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Crit Rev Food Sci Nutr. 2010 Apr;50(4):281-304. doi: 10.1080/10408390802544405.

Clostridium botulinum in cattle and dairy products.

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  • 1Department of Food and Environmental Hygiene, Faculty of Veterinary Medicine, University of Helsinki, Finland.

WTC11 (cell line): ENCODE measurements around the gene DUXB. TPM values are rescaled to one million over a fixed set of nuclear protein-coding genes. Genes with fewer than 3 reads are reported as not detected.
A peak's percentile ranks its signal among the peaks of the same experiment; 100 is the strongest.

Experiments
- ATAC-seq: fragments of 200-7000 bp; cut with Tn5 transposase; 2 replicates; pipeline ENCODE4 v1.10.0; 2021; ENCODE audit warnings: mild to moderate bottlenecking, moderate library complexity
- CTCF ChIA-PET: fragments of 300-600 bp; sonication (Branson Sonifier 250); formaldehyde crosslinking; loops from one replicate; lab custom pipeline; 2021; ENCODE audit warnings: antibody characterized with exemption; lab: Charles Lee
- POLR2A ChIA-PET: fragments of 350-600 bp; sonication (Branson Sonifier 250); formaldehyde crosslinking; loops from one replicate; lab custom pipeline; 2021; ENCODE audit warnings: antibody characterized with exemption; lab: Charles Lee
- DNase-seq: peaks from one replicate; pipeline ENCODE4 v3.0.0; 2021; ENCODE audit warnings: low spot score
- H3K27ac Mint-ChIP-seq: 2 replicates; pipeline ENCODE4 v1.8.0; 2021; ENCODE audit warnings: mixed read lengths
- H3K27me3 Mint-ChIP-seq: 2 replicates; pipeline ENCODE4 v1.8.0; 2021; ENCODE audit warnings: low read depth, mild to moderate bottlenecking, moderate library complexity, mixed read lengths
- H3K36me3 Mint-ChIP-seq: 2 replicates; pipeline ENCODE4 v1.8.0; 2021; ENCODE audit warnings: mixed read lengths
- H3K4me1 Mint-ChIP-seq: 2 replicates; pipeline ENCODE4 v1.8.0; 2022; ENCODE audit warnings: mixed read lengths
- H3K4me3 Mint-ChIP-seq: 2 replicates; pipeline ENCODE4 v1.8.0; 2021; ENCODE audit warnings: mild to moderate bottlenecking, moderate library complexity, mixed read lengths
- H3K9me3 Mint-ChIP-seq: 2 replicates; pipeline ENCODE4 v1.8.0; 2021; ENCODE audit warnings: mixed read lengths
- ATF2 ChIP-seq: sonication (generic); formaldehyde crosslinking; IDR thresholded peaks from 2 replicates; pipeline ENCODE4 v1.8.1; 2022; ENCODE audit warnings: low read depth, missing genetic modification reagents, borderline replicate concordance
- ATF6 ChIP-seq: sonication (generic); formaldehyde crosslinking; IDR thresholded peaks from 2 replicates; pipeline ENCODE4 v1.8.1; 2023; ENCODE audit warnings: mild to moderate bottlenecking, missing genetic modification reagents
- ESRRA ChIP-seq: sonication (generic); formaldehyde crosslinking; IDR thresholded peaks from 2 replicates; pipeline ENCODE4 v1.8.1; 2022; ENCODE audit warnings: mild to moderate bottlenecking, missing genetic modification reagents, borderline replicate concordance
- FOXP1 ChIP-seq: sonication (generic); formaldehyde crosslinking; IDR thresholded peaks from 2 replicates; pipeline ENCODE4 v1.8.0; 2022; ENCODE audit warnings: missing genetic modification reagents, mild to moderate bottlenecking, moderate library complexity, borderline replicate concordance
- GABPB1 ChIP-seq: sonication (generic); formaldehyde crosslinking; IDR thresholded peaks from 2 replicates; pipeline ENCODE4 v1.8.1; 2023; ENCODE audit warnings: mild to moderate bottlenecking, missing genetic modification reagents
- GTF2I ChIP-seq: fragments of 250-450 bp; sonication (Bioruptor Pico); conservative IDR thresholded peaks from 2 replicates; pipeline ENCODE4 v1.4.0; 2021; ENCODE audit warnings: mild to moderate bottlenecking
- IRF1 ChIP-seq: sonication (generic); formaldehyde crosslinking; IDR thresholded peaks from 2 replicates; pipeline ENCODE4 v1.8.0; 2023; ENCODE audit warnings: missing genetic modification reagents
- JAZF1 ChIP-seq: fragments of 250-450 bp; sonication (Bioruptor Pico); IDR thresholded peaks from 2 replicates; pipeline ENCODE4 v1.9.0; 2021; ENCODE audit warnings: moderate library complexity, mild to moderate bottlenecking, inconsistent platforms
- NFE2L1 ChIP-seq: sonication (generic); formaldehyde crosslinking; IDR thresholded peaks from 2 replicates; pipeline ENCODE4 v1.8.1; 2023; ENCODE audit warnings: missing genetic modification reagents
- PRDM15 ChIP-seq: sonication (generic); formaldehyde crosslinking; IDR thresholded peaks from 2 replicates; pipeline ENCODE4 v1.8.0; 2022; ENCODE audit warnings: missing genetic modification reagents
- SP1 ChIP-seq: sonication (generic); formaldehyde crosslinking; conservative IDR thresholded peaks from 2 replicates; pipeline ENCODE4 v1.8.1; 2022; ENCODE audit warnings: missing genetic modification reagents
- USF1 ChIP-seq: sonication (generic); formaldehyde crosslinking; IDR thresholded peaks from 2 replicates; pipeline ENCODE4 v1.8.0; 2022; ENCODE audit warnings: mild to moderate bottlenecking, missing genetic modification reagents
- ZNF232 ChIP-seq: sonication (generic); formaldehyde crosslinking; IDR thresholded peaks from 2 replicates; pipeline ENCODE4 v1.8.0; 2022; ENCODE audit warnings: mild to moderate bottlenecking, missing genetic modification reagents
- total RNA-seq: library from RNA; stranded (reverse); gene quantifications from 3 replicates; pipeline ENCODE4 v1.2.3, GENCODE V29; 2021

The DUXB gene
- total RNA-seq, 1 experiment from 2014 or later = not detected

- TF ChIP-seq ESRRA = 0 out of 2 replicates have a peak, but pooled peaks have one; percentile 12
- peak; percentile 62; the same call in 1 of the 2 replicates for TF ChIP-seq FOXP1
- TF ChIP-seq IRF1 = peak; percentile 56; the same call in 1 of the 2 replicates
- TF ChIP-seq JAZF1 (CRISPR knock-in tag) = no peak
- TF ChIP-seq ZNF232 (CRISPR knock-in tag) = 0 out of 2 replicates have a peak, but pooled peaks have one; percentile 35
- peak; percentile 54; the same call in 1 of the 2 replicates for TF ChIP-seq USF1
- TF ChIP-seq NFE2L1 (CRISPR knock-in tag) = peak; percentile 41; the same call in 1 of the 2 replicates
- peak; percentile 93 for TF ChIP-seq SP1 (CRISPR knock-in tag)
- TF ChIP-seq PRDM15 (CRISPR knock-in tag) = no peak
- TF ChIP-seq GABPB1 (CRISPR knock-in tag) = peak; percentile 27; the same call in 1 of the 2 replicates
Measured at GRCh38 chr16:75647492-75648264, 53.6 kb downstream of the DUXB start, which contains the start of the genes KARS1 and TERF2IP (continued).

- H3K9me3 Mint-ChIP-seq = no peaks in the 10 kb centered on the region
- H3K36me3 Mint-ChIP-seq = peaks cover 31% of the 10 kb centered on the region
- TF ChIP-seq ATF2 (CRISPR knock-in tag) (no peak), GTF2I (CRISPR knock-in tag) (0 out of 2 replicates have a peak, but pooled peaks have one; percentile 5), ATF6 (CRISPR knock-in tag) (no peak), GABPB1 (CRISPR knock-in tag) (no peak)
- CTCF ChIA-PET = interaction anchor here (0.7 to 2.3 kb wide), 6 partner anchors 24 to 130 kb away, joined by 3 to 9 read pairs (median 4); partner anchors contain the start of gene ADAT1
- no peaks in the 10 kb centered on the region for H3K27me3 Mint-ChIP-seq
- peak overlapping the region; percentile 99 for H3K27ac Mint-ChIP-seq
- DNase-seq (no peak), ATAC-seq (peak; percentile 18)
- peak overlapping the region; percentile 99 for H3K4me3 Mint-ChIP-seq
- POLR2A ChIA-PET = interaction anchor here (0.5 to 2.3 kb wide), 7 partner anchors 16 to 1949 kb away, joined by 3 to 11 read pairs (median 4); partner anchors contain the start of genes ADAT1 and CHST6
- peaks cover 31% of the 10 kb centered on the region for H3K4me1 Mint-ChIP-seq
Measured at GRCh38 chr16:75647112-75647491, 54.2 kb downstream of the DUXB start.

The use of plastic-wrapped and nonacidified silage as cattle feed has led to an increasing number of botulism outbreaks due to Clostridium botulinum Groups I-III in dairy cattle. The involvement of Groups I and II organisms in cattle botulism has raised concern of human botulism risk associated with the consumption of dairy products. Multiplication of C. botulinum in silage and in the gastrointestinal tract of cattle with botulism has been reported, thus contamination of the farm environment and raw milk, and further transmission through the dairy chain, are possible. The standard milk pasteurization treatment does not eliminate spores, and the intrinsic factors of many dairy products allow botulinal growth and toxin production. Although rare, several large botulism outbreaks due to both commercial and home-prepared dairy products have been reported. Factors explaining these outbreaks include most importantly temperature abuse, but also unsafe formulation, inadequate fermentation, insufficient thermal processing, post-process contamination, and lack of adequate quality control for adjunct ingredients were involved. The small number of outbreaks is probably explained by a low incidence of spores in milk, the presence of competitive bacteria in pasteurized milk and other dairy products, and growth-inhibitory combinations of intrinsic and extrinsic factors in cultured and processed dairy products.

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